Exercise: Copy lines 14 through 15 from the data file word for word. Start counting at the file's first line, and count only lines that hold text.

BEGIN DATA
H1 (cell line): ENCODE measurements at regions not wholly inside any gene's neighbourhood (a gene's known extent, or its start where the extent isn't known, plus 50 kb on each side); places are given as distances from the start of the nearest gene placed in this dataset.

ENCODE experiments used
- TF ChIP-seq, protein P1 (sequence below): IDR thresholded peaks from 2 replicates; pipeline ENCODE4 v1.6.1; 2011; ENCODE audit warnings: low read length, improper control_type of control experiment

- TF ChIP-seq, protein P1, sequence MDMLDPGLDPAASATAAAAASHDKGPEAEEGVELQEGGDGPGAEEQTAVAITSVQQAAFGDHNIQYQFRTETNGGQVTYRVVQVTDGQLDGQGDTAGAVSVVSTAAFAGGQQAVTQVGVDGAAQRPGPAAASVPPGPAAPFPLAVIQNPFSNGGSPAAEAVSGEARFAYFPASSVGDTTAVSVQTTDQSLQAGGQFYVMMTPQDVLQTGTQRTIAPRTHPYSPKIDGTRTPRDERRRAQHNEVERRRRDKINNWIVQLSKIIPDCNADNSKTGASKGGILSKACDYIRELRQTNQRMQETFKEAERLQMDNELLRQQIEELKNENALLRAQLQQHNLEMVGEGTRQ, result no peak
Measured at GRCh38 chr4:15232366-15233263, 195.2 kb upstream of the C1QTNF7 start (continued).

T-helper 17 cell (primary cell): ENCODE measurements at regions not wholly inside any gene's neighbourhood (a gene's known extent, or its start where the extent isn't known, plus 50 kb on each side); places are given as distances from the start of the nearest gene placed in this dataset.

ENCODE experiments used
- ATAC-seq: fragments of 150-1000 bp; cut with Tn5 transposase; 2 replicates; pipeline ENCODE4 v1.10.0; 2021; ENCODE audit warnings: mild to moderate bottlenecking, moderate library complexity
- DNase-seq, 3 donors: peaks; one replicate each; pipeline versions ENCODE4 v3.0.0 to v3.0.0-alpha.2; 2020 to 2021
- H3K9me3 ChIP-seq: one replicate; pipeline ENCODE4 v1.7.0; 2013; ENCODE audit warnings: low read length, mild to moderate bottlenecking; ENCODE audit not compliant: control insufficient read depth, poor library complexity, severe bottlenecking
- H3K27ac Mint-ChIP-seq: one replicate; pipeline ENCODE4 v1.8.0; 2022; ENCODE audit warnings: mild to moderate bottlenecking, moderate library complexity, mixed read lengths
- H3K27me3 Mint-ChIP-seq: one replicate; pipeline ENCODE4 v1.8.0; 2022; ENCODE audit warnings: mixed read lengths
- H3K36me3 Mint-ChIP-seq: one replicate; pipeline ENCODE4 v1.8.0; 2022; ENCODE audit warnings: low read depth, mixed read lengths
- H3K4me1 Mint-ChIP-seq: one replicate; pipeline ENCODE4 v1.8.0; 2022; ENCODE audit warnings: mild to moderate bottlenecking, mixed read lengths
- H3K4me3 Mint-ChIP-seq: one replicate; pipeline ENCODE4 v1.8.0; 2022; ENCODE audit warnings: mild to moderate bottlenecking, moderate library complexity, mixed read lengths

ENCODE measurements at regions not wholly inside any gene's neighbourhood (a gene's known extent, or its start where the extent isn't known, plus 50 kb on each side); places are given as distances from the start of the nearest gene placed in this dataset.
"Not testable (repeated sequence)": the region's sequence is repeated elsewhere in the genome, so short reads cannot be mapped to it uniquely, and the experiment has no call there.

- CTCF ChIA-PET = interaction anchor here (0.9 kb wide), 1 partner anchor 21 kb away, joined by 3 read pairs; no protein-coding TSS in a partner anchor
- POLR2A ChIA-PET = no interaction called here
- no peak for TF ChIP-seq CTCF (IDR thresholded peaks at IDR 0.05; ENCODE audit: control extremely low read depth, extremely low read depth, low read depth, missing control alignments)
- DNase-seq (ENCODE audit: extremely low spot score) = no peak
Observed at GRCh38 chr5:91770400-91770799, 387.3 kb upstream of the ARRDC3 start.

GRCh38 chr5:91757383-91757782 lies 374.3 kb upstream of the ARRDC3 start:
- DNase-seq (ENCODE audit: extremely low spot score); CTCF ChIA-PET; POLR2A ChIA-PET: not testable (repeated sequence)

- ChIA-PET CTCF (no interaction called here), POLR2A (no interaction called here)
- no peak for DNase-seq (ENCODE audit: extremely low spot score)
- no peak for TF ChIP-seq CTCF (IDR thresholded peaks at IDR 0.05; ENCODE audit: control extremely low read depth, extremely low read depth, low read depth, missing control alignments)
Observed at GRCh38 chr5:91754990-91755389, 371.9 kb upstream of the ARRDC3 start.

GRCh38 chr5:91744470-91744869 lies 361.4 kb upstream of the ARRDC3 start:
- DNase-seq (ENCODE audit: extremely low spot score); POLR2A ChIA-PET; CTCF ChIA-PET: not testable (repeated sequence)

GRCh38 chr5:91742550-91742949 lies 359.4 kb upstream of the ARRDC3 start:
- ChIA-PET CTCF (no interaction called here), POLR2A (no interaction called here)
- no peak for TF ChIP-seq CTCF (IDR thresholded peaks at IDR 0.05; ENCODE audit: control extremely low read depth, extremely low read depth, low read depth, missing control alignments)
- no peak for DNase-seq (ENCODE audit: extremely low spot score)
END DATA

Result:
- H3K4me1 Mint-ChIP-seq: one replicate; pipeline ENCODE4 v1.8.0; 2022; ENCODE audit warnings: mild to moderate bottlenecking, mixed read lengths
- H3K4me3 Mint-ChIP-seq: one replicate; pipeline ENCODE4 v1.8.0; 2022; ENCODE audit warnings: mild to moderate bottlenecking, moderate library complexity, mixed read lengths